With restaurants switching their business models to curbside pickup or delivery only — or are outright shuttering their doors for the time being — the food service industry has been one of the hardest hit by the pandemic.
The owners and employees of these establishments aren’t the only ones suffering, either. Restaurant closures are impacting companies all along the supply chain, including suppliers of equipment and machinery.
While Jim Contardi, CEO of food service equipment and supplies technology provider AutoQuotes, says volumes of equipment purchases for this industry have certainly dropped significantly, there has been a slight uptick in recent weeks as more restaurants find their footing or begin to open for limited capacity.
But it’s not just the ability to procure equipment that supports these restaurant owners amid times of turmoil. As Contardi told PYMNTS in a recent interview, the way equipment sellers facilitate payment can also have a profound experience on their customers, and support the need for both restaurants and equipment vendors to explore new ways of doing business.
Boosting Buyer Experience Through Payments
With the restaurant industry so deeply rooted in the customer experience, Contardi noted that the B2B side of the market hasn’t quite followed suit with the B2C side when it comes to offering a better payments workflow.
“As we looked at the way the B2B payments process was working in the commercial food service space, we saw it was anything but seamless and frictionless,” he said. “We felt imbedding payments into the workflow would provide a better experience for our customers’ customer.”
That was the motivation behind the recent rollout of integrated B2B payments capabilities for AutoQuotes. Dubbed AQ Pay, the feature allows businesses to pay for the equipment they procure directly on the platform.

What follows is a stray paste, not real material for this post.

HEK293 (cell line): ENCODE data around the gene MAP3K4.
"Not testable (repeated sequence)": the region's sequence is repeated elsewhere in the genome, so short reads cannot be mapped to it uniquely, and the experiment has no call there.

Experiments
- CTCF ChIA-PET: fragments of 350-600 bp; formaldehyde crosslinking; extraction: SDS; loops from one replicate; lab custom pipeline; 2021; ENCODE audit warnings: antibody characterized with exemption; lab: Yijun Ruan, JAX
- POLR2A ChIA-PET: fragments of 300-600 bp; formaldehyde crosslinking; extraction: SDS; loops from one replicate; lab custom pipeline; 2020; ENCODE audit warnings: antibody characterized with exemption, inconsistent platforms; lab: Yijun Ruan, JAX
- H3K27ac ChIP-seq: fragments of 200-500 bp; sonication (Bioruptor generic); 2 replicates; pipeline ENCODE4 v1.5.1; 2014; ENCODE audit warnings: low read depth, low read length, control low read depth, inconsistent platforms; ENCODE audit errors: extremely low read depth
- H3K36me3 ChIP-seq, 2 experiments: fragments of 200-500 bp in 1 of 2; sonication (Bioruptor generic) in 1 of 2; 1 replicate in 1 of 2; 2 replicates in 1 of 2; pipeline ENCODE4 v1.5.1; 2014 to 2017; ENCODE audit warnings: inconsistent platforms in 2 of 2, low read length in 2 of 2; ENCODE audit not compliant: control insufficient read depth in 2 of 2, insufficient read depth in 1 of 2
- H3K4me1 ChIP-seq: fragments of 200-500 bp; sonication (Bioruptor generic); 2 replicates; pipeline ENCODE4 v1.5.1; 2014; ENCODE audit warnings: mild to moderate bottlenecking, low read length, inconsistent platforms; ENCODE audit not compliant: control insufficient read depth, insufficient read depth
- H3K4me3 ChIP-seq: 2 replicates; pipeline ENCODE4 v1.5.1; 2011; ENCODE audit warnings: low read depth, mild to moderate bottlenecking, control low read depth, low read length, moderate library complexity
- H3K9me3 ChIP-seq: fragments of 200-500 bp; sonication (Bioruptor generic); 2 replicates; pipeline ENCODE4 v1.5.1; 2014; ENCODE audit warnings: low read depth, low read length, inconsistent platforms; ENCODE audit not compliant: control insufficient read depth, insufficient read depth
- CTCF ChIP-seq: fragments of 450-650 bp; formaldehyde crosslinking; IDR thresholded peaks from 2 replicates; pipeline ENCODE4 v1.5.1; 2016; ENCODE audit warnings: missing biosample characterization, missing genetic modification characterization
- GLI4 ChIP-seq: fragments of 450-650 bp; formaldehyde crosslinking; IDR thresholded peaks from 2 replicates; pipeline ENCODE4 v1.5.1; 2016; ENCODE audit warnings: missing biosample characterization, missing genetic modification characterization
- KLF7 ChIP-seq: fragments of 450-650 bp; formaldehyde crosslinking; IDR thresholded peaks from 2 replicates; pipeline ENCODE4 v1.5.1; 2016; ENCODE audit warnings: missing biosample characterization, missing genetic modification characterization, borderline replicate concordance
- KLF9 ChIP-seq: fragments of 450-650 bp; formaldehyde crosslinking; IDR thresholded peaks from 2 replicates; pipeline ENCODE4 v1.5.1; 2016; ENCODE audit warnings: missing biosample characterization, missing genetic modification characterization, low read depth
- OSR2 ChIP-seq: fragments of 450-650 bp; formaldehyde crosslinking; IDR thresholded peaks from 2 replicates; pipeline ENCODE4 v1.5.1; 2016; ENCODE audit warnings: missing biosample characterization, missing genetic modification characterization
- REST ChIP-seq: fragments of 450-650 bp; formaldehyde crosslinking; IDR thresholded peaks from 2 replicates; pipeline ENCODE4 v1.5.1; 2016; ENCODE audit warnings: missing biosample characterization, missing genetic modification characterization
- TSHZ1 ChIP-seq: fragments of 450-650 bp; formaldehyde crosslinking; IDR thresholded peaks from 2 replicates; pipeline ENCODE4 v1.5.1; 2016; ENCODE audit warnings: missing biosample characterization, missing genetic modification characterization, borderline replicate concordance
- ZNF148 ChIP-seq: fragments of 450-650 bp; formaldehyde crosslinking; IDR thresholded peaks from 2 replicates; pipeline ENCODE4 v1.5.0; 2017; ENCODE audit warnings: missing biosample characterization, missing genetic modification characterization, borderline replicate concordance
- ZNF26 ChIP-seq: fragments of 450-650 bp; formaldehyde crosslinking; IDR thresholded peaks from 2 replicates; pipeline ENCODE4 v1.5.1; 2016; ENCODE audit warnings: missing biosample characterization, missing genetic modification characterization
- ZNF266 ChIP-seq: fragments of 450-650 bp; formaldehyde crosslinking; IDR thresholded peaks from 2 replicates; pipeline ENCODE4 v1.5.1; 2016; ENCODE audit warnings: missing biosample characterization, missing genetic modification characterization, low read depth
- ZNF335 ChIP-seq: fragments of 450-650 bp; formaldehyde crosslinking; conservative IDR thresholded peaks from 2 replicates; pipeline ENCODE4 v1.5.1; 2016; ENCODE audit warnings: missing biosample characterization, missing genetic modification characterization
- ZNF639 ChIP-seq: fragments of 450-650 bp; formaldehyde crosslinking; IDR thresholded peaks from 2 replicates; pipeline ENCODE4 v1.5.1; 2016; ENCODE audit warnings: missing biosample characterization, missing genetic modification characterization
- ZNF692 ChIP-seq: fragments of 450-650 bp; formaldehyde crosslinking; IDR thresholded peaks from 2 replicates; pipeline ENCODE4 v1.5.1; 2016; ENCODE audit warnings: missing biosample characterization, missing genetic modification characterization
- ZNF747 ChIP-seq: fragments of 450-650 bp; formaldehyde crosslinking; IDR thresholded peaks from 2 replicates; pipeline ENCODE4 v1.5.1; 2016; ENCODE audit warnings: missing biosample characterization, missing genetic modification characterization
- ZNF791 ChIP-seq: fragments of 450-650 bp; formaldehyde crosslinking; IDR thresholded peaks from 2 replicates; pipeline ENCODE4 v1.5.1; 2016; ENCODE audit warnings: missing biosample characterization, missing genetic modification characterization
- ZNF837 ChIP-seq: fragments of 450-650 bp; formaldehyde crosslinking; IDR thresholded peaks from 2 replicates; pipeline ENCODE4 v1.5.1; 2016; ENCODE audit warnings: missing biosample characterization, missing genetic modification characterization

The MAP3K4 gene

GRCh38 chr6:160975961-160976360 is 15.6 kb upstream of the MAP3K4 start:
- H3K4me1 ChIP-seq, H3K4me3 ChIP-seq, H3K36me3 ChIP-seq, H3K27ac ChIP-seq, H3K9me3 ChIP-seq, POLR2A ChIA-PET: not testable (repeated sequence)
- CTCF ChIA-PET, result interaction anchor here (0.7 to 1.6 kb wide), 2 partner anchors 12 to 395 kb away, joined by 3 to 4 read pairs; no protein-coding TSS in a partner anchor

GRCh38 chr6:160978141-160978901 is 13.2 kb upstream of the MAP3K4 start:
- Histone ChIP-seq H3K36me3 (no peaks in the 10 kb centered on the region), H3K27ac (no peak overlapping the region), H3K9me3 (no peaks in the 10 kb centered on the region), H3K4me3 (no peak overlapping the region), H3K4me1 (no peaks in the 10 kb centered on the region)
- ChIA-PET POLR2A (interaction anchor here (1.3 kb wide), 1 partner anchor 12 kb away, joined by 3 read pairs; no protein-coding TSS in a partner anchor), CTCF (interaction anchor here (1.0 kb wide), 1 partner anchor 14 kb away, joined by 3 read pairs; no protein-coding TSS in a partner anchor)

Traditionally, this sector has continued to rely on faxes and emails, mailing paper checks or relaying credit card numbers over the phone to complete transactions.
Not only is the B2B payments workflow an important part of improving buyer experiences, it’s also key to modernizing an industry that, in today’s market, can no longer afford to rely on the legacy tools it has for so long.
The digitization of B2B payments in this market is also essential to providing choice for business buyer, said Contardi, who emphasized the importance of flexibility in a market affected so drastically by the pandemic. Payment choice not only improves the payer experience, but can also provide much-needed leeway for buyers should they need to pay with a card or obtain financing at the point of purchase, for example.
“Particularly today, it’s critically important to be able to have a method of collecting payment via credit card, ACH, [or] instant financing,” he said, adding that for the equipment dealers, having the flexibility to manage these transaction workflows in a digital, work-from-home environment is also essential.
But the need for flexibility will continue in the months ahead, and B2B payments capabilities must be ready for that, too.
As restaurants gradually open up, or perhaps endure waves of openings and closings, equipment sellers will also have to be ready for the ebbs and flows of revenue. Contardi also noted shifting business models among equipment vendors that are exploring sales, leases, and an emerging strategy of pay-as-you go to offer their food service buyers.
“A lot of our dealer customers are getting very creative in the way they think about the business,” he said.
As these dealers explore new sales strategies, their B2B payments capabilities must have the agility to support varying transaction volumes and values, too. It will certainly continue to be a challenge, both for restaurants desperately looking to hold onto revenue, as well as their supplier bases. But the pressure is likely to propel the food service arena as a whole into the electronic B2B payments landscape much more quickly than it would otherwise have.
“This is a shock to the system, not only in the food service equipment space, but probably in all manufactured goods industries,” said Contardi. “Everyone is looking for ways to be more efficient and differentiate their offering, in part by having a better customer experience.”